4. To give public expression to; to disclose; to publish; to speak; to pronounce. "Sweet as from blest, uttering
The words I utterShak.
Let none think flattery, for they 'll find 'em truth.
And the last words he uttered called me cruel.Addison.
Syn. To deliver; give forth; issue; liberate; discharge; pronounce. See Deliver.
(Ut"ter*a*ble) a. Capable of being uttered.
1. The act of uttering. Specifically:
(a) Sale by offering to the public. [Obs.] Bacon.
(b) Putting in circulation; as, the utterance of false coin, or of forged notes.
(c) Vocal expression; articulation; speech.
At length gave utterance to these words.Milton.
2. Power or style of speaking; as, a good utterance.
They . . . began to speak with other tongues, as the Spirit gave them utterance.Acts ii. 4.
O, how unlikeKeats.
To that large utterance of the early gods!
(Ut"ter*ance), n. [F. outrance. See Outrance.] The last extremity; the end; death; outrance.
Annibal forced those captives whom he had taken of our men to skirmish one against another to the
(Ut"ter*er) n. One who utters. Spenser.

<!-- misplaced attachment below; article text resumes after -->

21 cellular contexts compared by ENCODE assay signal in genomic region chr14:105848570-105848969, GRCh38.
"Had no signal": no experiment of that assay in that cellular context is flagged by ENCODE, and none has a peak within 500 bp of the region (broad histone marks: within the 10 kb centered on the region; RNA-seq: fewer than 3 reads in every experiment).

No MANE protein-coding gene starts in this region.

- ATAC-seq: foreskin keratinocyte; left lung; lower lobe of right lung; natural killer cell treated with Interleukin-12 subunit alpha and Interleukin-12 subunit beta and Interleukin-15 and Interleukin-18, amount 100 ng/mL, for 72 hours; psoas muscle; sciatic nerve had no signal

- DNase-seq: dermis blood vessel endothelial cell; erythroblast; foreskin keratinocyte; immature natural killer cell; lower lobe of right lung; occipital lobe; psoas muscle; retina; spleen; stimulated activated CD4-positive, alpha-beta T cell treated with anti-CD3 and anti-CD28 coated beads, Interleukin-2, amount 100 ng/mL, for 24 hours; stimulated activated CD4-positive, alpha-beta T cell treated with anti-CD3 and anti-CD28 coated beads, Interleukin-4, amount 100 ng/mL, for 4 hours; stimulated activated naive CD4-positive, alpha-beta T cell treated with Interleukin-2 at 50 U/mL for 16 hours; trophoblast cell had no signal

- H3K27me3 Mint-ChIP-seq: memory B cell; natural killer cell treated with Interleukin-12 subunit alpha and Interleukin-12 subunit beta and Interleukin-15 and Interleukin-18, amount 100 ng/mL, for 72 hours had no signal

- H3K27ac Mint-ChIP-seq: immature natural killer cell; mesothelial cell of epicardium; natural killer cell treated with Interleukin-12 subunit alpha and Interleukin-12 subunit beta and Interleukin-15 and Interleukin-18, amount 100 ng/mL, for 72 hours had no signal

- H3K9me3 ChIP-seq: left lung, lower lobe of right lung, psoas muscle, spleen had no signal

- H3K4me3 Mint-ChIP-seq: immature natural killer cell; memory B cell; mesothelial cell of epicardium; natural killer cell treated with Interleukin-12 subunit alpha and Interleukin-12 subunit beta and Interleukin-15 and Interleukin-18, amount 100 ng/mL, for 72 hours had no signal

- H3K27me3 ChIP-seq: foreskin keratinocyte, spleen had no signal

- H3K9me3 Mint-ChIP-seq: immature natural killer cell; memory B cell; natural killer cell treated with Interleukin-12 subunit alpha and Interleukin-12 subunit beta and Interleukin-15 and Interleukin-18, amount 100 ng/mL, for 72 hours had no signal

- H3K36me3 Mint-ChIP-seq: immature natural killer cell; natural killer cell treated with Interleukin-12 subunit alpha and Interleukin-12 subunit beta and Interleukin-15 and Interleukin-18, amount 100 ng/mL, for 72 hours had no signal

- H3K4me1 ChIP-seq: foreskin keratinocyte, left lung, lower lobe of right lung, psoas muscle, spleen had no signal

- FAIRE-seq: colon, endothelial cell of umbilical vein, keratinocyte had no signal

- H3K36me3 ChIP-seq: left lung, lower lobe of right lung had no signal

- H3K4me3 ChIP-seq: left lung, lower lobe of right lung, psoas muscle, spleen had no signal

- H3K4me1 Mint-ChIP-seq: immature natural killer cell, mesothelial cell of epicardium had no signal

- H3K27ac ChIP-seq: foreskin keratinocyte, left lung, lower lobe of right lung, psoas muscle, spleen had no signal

(Ut"ter*est), obs. superl. of Utter. Uttermost.
To the utterest proof of her courage.Chaucer.
(Ut"ter*less), a. Incapable of being uttered. [Obs.]
A clamoring debate of utterless things.Milton.
(Ut"ter*ly), adv. In an utter manner; to the full extent; fully; totally; as, utterly ruined; it is utterly
(Ut"ter*more`) a. [Cf. Uttermost.] Further; outer; utter. [Obs. & R.] Holland.
(Ut"ter*most) a. [From Utter, a.; cf. Utmost, and Outermost.] Extreme; utmost; being; in the
farthest, greatest, or highest degree; as, the uttermost extent or end. "In this uttermost distress." Milton.
(Ut"ter*most`) n. The utmost; the highest or greatest degree; the farthest extent. Tennyson.
Wherefore he is able also to save them to the uttermost that come unto God by him.Heb. vii. 25.
He cannot have sufficient honor done unto him; but the uttermost we can do, we must.Hooker.